July 3, 2009

Van Gogh’s paintings as shot by amateur photographers

Filed under: Art,Photography by Branko Collin @ 9:06 am

The Wiki Loves Art contest that I reported about earlier is over, and all that is left is for the judges to declare a winner.

One of the extraordinary things about this contest is that the Van Gogh museum in Amsterdam opened its door to amateur photographers. That must have been a frightful decision to take, what with all the paintings worth millions just a camera stand leg away from scratching, so I hope it was a good experience for them.

Painting above is The Harvest (1888), photo taken by Flickr user Pachango. View the 4,500+ contest photos here, or just the 450+ Van Gogh ones here. (I edited the colours into oblivion, but I just could not agree with the red hue that Pachango’s version had, or the yellow hue on the museum’s website.)

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March 13, 2009

Companies to pay for employees’ (already paid for) music

Filed under: Gadgets,Music by Branko Collin @ 10:56 pm

Judge J.H. Huijzer has ordered in what must be one of the silliest court findings of recent times that companies whose employees bring iPods to work, must pay copyright collectives for the music.

In practice that means you’re going to pay several times for the music you listen to. Imagine you’re listening to the radio on your Digital Audio Player. First, the radio station had to pay for buying the medium. Then they have to pay for broadcasting the song. If they burn a back-up to CD, they have to pay for that too. If you bought your DAP in Germany you paid a copyright fee on the hard disk, and now when you listen to the radio at work your boss has to cough up some extra cash.

I wonder why people download their music so often instead of buying the CD. Hm…

The court’s very tortuous reasoning goes like this (Dutch):

4.3. The judge finds that the mere fact that employees are allowed to listen to music during working hours, even on an iPod or mobile phone, means that Suplacon [the defendant – Branko] has an interest in its employees listening to music. After all, happy employees work harder. This means that publication of music as defined in article 12 of the Auteurswet has taken place.

(The Dutch copyright law, Auteurswet, distinguishes between publication and copying, both acts forbidden by the law unless you have the author’s permission or unless you cross the palm of copyright collectives with some silver.)

BUMA, the rights organisation that brought the case, says (Dutch): don’t cry, the judge did not mean it like that, and we’re not going to collect money from companies where employees listen to their iPods. If the judge didn’t mean it like that, then why did he say it like that?

I imagine the next Eddy Murphy movie to be called The Nutty Judge, based on true events. Eddy, let your people call my people, I can have this peach of a script ready in no-time. All I ask is that you pay me upfront, and then when the movie is shown in theaters, and then when it is brought out on DVD, and then just because I feel like it, and then when it’s a Monday, and then when I see three pigeons in a day, and so on and on and on and on.

Via Iusmentis (Dutch) and others. Photo: Universal.

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June 28, 2008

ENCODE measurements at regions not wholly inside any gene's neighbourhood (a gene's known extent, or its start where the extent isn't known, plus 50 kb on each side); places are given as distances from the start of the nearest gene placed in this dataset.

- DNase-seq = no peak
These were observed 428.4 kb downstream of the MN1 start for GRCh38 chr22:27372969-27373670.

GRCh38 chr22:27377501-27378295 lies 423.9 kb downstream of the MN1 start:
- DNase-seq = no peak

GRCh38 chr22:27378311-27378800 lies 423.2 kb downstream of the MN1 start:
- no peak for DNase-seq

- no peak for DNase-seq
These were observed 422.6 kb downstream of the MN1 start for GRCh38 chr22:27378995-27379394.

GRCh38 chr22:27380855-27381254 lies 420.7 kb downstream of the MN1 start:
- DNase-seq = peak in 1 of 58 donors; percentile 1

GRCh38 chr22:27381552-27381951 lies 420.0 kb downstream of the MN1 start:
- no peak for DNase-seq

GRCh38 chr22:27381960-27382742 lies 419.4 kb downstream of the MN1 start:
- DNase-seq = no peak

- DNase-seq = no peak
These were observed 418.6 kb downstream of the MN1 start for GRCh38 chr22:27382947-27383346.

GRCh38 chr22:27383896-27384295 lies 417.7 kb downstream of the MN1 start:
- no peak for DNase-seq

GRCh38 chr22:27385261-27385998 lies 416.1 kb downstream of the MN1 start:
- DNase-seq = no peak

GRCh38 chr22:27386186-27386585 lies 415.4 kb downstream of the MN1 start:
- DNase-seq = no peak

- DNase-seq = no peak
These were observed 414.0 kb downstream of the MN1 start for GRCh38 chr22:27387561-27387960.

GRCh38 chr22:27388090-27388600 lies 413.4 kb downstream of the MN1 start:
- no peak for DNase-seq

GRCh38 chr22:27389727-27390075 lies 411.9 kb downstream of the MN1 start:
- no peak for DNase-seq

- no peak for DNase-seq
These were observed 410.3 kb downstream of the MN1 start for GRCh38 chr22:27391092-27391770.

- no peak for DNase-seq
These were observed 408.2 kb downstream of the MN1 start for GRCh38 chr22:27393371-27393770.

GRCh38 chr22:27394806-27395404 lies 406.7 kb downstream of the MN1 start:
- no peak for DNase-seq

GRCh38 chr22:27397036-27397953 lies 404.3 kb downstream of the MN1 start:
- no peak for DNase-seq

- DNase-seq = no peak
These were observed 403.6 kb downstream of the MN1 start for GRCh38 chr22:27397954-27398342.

There is such a thing as illegal downloading, says judge

Filed under: Film,Music,Online by Branko Collin @ 4:14 pm

In a case that at its surface did not seem to have much to do with the legality of downloading music and films, a three-headed court in The Hague has declared that downloading from an illegal source is itself illegal (Dutch). The court baffled observers (Dutch) by failing to specify why it would be illegal, other than referring to a three step European Union test that downloading apparently fails.

The Netherlands has an exemption to copyright that says that copies made for private use are not infringing, regardless of whether the author was paid or not. Originally this law applied at a time when ordinary people could not easily make exact copies, and when negotiating a contract with every author about every copy would have been too much of a burden on all concerned. With the advent of the personal computer and the internet as perfect copying and communication tools this law has come under fire, even though studies show that for instance the average musician suffers no ill consequences from downloading.

In order to pay authors for supposed losses they suffer from private copying, the law allows for authors’ organisations to collect levies from users, for instance by having users pay extra for blank media. These levies are then distributed to the authors. This law suit centered on levies: a rights organization was sued by makers of blank media over the way it calculated the height of levies. One of the questions put to the court was: is downloading a form of private copying? If it is not, then rights organisations have no legal right to raise levies for it. That though for some strange reason was not a conclusion the court was willing to draw. If a law becomes so out of touch with the times that even the professionals don’t know how to apply it anymore, what chances do mere mortals stand?

(The three step test is in Directive 2001/29/EC, paragraph 5: “The [private copying] exceptions and limitations […] shall only be applied in certain special cases which do not conflict with a normal exploitation of the work or other subject-matter and do not unreasonably prejudice the legitimate interests of the rightholder.”)

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